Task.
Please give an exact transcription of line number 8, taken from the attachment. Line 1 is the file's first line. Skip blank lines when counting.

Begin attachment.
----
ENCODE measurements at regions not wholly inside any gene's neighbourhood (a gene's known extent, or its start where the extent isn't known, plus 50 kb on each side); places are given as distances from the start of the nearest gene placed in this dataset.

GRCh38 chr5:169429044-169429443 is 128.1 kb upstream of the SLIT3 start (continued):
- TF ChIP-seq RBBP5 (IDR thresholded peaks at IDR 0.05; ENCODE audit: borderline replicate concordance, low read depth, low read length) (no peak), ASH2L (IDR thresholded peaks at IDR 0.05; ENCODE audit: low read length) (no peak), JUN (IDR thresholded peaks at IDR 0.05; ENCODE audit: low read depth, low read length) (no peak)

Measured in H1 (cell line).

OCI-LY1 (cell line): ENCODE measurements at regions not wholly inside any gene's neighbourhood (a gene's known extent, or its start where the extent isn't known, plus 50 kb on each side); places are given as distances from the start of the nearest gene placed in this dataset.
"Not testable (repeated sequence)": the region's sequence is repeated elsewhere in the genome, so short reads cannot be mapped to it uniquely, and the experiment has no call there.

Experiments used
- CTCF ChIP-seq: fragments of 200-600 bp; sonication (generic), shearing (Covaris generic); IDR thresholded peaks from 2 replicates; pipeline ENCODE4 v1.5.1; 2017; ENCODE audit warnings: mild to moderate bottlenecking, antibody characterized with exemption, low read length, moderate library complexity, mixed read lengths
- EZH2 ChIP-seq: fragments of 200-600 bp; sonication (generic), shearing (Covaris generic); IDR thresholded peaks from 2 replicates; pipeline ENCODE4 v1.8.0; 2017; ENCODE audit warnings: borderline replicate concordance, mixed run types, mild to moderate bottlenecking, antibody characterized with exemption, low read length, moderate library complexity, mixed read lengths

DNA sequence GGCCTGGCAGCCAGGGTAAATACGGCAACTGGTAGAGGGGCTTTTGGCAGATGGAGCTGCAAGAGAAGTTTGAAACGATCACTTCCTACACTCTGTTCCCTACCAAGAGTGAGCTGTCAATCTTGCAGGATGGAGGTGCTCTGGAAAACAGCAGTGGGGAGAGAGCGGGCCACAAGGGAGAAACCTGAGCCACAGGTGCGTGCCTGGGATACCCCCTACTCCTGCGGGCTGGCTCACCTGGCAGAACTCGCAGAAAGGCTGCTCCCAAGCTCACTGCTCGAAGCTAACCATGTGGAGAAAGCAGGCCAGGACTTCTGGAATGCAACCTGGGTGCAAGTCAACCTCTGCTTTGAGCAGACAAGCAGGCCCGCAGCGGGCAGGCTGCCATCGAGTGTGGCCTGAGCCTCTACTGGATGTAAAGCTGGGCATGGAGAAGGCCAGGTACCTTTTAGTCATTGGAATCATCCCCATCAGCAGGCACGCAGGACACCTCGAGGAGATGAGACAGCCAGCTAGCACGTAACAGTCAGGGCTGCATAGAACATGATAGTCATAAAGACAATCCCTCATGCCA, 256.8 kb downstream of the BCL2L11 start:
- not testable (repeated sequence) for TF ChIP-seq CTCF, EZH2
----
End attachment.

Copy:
- CTCF ChIP-seq: fragments of 200-600 bp; sonication (generic), shearing (Covaris generic); IDR thresholded peaks from 2 replicates; pipeline ENCODE4 v1.5.1; 2017; ENCODE audit warnings: mild to moderate bottlenecking, antibody characterized with exemption, low read length, moderate library complexity, mixed read lengths